Fiona Reynolds, managing director at Principles for Responsible Investment (PRI), has commented that whilst the responsible investment community is making the case for wealth creation whilst considering sustainability it is not translating into the amount of action needed.
Sustainable investment has gradually been gaining ground and research suggests that investors that consider environmental, social and governance (ESG) issues could be better off financially as well as helping communities and the planet.
Figures from the European Sustainable Investment Forum (Eurosif), published last month, revealed that sustainable investment in Europe has grown by almost 23% between 2011 and 2013, whilst impact investment went up by 132%. However, despite this impressive growth, sustainable investment continues to account for only a small portion of the investment market.
Writing in the Financial Times, Reynolds states, “It is widely acknowledged that factors relating to environmental, social and corporate governance issues have an impact on global economies and financial markets.
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“ESG factors offer portfolio managers, for example, additional insight into the quality of a company’s management, culture, risk profile and other characteristics, allowing them to identify companies that are better managed, better at anticipating and mitigating risk, have a record of corporate responsibility and are focused on long- rather than short-term wealth creation.”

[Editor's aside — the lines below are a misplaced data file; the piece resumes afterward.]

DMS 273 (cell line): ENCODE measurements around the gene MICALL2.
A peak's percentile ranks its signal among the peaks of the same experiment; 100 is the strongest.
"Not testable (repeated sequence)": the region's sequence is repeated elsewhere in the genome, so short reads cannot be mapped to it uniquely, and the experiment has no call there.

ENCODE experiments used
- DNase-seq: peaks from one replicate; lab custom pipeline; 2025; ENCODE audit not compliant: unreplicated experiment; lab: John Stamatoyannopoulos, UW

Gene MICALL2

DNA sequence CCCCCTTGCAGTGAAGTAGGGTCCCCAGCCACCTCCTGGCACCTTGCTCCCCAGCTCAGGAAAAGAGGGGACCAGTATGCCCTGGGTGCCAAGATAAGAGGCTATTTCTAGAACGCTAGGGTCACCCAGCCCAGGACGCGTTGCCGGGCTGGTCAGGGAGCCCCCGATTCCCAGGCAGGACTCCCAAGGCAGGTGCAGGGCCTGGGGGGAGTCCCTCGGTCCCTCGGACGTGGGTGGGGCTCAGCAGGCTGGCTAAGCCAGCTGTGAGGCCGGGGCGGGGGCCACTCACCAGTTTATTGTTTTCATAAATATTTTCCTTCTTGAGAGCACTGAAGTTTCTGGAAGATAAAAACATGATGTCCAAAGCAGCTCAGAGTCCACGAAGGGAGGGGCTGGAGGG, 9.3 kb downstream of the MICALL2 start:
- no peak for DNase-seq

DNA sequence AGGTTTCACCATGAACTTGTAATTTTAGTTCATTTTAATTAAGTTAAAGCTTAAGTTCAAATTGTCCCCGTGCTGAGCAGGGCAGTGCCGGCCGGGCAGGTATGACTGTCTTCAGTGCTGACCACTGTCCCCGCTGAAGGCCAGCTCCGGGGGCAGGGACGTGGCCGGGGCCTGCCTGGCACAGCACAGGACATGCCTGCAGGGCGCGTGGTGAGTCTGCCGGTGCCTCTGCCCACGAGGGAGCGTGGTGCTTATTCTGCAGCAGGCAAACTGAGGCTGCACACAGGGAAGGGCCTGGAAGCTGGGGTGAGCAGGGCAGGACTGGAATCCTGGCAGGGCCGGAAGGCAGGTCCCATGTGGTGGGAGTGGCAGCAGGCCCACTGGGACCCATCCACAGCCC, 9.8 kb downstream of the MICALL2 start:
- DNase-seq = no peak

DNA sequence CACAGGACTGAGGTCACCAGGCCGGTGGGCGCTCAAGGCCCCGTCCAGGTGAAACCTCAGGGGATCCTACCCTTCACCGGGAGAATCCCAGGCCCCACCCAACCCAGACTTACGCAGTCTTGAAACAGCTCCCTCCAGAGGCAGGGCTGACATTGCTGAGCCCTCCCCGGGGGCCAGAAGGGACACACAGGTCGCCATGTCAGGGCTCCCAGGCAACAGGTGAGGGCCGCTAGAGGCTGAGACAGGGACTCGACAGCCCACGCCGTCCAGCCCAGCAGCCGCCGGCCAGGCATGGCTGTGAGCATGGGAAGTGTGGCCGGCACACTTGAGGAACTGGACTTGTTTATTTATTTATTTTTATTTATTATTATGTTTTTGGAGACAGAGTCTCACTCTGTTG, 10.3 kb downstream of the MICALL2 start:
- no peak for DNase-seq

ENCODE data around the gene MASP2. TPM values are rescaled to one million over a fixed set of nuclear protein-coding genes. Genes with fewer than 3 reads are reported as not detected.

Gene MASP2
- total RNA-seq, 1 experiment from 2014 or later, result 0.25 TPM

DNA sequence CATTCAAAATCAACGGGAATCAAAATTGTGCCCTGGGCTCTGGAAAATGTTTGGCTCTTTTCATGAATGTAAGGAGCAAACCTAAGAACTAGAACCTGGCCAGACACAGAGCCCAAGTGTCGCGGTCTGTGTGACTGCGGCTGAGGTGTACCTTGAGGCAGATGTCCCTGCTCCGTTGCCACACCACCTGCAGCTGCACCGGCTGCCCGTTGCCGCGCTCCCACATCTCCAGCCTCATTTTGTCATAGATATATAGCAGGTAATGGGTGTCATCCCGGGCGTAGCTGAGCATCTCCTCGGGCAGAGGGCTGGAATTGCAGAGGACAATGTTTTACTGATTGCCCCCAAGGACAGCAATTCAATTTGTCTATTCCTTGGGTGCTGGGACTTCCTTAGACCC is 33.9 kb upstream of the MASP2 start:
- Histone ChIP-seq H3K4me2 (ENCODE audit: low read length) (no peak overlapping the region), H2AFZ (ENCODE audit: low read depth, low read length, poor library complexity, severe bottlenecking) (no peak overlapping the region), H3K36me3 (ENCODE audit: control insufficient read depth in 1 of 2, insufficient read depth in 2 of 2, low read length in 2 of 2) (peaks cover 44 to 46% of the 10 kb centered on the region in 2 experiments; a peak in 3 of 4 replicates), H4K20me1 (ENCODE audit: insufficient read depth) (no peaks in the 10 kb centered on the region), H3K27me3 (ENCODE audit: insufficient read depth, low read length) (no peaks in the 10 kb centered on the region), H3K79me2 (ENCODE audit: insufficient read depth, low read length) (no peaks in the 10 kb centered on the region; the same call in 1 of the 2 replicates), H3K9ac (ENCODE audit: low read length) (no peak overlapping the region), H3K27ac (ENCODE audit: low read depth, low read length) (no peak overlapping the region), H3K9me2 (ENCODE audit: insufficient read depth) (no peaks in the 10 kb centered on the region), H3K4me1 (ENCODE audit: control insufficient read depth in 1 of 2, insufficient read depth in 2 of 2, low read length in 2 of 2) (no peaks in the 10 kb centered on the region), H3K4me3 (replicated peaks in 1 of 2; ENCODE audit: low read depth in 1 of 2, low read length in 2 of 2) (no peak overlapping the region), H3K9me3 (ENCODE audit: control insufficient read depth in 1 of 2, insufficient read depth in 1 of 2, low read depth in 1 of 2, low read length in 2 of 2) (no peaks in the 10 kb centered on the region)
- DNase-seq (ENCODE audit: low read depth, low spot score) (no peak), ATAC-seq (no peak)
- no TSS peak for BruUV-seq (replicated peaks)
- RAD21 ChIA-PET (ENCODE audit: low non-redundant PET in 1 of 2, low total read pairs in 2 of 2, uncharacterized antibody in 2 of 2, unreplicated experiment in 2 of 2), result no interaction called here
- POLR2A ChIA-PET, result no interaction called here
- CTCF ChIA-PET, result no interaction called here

She continued that studies have shown that despite a growing interest in responsible investment it remains outside the mainstream for many organisations, pointing to a report from PRI to demonstrate this.
“The report found a number of issues which are preventing ESG from gaining traction,” Reynolds explained.
“The most overriding is the pervading notion that responsible investment is somehow incompatible with positive returns and therefore a neglect of fiduciary duty. There is a growing body of evidence which shows the opposite is true – over the long term, incorporating responsible investment strategies translates into outperformance.”
She added that this view may come from the fact that some organisations have a narrow view of responsible investment, believing it is solely about exclusions and divestment. Instead investment strategies can cover a variety of actions including positive screening and engagement.
In Blue & Green Tomorrow’s Guide to Sustainable Investment 2014 Reynolds commented that responsible investment is here to stay and moving in the right direction but that there was still a long way to go. She explained that in her opinion environmental issues will define our era and those that put in the effort to invest responsible will benefit in the long term.
Photo: 401(K) 2012 via Flickr